Saturday, January 19, 2008

The Kite Runner

Director Marc Forster (Monster’s Ball, Finding Neverland) adapts Khaled Hosseini’s bestseller into a gorgeous, easy-to-please film about two childhood friends in pre-Soviet invaded Afghanistan.

Amir and Hassan spend their days running about and perfecting their kite running skills until one of them falls victim to an unspeakable act of violence. The film is brilliant in its sympathy for the boys, but avid fans of the book may be disappointed by the film's third act, when Forster stops adapting so closely.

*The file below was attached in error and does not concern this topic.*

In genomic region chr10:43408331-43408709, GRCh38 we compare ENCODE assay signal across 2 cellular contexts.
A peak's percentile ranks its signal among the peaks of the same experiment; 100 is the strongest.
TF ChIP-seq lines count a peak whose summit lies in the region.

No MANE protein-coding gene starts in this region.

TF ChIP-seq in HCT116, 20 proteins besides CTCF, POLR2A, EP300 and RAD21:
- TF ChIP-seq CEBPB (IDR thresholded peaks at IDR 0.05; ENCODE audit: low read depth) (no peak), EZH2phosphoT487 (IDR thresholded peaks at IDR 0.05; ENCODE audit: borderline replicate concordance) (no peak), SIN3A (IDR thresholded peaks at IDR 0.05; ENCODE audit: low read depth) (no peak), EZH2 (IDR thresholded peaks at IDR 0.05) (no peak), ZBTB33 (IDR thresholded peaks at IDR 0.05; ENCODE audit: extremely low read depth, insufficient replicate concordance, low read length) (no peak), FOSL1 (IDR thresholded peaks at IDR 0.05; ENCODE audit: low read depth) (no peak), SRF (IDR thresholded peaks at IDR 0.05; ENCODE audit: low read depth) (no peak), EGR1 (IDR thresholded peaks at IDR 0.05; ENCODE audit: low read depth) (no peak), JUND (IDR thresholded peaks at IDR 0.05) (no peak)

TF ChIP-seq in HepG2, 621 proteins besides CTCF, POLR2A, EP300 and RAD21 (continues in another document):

The Kite Runner sends a great message of friendship and shows how one moment can haunt a life forever. Its surprising PG-13 rating may throw some viewers off. This film is not to be taken lightly, it is a graphic, intense piece of melodrama that, for the most part, jumps from book to screen. B


  1. Kite Runner offers an added bonus by sharing a glimpse into the tragedy of the Afghan experience. This is a very moving story and one of the best books I read in 2004.

    1. Absolutely. I still have yet to read the book. I need to change that.